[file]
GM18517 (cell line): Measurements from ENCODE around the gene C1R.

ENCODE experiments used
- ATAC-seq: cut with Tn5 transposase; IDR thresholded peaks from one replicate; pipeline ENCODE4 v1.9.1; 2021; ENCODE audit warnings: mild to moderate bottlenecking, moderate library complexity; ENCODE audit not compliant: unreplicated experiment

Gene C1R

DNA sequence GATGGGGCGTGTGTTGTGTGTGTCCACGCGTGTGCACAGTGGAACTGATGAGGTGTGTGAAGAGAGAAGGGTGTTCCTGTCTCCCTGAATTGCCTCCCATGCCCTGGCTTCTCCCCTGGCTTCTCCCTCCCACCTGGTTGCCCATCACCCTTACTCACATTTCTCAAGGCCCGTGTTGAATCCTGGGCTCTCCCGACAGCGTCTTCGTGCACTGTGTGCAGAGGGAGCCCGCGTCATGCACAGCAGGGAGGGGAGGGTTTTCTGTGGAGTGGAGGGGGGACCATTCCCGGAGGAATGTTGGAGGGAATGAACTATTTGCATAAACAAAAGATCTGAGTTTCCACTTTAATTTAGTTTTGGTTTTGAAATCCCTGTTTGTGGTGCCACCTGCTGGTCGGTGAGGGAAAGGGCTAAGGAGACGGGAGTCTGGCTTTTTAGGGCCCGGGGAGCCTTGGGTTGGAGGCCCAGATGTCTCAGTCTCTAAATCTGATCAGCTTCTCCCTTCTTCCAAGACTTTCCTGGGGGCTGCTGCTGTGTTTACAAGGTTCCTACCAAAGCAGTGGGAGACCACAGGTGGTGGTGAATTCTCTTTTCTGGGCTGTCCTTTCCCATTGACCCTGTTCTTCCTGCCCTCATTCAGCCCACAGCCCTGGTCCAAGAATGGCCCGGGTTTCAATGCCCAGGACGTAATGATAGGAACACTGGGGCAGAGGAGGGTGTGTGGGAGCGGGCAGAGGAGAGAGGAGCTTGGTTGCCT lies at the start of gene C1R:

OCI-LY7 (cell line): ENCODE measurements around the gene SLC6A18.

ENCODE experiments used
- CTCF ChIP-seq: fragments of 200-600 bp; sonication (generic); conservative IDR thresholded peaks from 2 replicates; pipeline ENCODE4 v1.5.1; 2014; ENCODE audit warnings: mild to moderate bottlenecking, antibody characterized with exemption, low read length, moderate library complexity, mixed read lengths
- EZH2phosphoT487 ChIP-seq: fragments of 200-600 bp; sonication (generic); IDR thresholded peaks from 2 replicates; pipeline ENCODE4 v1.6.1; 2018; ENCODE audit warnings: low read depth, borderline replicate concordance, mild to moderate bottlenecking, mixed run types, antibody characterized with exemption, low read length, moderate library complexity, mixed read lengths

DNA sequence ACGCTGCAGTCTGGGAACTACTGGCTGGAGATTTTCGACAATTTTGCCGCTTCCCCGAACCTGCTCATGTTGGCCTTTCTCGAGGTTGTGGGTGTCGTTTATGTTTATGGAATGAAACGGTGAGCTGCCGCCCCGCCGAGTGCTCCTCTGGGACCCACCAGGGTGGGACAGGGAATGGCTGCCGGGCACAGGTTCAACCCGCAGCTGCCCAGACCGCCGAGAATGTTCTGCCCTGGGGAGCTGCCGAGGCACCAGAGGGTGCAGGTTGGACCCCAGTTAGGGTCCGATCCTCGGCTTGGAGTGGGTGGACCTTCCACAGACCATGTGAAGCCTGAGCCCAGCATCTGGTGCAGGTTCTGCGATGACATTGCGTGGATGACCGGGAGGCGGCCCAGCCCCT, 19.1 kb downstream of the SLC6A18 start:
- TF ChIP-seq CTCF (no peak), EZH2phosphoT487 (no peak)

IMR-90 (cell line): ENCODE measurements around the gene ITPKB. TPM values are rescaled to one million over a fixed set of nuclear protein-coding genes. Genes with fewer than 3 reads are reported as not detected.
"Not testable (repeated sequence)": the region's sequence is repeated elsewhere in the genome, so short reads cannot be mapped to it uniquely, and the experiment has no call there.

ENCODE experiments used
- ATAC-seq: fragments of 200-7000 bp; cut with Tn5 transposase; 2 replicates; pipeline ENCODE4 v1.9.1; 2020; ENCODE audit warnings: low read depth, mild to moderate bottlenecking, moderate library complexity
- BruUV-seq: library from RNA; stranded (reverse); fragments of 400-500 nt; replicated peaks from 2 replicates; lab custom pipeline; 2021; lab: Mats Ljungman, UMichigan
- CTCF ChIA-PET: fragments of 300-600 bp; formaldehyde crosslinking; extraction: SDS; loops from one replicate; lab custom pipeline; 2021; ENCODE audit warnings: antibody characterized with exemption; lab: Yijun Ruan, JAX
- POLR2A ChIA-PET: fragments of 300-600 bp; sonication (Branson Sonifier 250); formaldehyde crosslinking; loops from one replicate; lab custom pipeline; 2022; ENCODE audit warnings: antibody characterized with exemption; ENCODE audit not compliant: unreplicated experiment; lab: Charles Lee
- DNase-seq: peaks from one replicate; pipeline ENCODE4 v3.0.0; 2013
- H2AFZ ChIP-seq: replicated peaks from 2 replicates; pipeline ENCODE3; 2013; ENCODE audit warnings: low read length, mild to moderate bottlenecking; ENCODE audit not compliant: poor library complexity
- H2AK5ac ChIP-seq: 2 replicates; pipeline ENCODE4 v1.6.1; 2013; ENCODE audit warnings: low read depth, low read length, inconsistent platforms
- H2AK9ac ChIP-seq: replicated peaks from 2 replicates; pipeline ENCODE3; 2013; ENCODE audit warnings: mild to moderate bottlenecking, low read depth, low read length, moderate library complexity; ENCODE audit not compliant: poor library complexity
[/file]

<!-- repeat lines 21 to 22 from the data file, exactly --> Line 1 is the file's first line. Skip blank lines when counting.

- H2AK5ac ChIP-seq: 2 replicates; pipeline ENCODE4 v1.6.1; 2013; ENCODE audit warnings: low read depth, low read length, inconsistent platforms
- H2AK9ac ChIP-seq: replicated peaks from 2 replicates; pipeline ENCODE3; 2013; ENCODE audit warnings: mild to moderate bottlenecking, low read depth, low read length, moderate library complexity; ENCODE audit not compliant: poor library complexity